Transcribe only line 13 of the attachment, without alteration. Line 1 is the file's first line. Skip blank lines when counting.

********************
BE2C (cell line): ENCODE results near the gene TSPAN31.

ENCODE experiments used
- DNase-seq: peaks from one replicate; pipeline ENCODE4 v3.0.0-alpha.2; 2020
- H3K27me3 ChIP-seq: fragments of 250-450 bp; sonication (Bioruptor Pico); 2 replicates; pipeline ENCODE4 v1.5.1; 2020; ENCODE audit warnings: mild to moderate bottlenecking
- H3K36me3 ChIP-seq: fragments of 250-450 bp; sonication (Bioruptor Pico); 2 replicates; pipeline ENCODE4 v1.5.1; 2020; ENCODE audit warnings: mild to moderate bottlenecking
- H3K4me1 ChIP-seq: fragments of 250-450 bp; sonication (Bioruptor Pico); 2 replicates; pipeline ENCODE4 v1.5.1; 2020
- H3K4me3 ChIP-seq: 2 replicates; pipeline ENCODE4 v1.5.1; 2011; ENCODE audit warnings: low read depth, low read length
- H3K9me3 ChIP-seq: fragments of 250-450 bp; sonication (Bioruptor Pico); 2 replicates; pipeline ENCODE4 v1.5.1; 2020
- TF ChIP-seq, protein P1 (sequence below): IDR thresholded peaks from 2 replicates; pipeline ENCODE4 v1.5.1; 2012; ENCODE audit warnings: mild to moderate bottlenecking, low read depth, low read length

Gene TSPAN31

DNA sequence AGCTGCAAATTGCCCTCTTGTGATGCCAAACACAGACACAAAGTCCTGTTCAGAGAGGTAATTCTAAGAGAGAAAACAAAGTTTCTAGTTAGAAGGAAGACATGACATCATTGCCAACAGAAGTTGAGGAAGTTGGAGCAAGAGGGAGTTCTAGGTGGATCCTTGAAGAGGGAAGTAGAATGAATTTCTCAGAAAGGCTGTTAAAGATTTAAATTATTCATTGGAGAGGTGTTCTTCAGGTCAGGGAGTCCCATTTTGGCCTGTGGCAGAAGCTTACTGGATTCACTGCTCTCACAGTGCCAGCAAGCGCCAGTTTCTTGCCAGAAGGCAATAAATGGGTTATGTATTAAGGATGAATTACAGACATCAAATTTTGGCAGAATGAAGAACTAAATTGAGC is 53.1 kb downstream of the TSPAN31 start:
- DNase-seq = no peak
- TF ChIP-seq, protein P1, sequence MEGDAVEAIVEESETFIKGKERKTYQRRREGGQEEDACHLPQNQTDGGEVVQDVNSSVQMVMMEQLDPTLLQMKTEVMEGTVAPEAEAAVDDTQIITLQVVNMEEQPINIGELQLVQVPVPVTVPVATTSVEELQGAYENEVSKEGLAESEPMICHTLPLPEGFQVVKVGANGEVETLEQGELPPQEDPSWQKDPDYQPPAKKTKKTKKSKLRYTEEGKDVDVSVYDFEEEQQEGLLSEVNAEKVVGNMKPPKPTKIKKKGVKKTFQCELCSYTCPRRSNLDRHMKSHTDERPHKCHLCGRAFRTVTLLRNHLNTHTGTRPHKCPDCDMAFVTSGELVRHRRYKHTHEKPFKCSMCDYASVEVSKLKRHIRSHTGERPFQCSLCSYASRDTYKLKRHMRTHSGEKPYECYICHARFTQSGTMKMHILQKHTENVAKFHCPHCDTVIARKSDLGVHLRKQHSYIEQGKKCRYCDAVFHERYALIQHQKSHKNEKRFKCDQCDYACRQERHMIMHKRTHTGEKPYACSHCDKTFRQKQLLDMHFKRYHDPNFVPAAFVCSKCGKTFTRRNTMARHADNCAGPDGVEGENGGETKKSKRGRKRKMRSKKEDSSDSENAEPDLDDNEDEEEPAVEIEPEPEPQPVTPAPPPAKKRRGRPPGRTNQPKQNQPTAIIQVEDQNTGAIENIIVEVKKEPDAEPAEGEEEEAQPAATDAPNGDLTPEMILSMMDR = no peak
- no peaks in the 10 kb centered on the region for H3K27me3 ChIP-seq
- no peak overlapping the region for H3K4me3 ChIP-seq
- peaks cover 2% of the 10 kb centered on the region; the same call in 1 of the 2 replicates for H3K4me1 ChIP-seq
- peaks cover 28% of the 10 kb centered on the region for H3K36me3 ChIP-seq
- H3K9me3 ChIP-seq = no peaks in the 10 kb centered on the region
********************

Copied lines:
- TF ChIP-seq, protein P1, sequence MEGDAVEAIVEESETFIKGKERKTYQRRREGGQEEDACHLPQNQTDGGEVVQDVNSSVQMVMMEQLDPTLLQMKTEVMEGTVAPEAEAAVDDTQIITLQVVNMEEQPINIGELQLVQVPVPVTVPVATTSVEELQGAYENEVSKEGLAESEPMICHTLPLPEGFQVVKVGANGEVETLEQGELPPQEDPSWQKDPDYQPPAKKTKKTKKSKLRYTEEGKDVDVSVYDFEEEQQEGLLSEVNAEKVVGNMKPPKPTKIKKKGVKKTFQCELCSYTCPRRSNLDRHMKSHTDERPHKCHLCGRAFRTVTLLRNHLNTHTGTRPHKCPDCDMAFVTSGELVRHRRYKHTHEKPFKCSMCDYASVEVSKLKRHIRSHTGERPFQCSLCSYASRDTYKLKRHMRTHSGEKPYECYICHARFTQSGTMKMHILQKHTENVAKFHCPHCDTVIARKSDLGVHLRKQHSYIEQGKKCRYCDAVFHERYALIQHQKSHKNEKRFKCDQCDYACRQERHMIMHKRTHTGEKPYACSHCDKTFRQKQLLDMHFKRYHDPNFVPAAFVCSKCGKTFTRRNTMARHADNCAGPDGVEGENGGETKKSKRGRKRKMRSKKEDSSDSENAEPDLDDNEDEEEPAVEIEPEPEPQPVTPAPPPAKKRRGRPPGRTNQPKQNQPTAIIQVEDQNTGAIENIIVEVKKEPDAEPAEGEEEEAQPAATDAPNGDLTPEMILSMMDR = no peak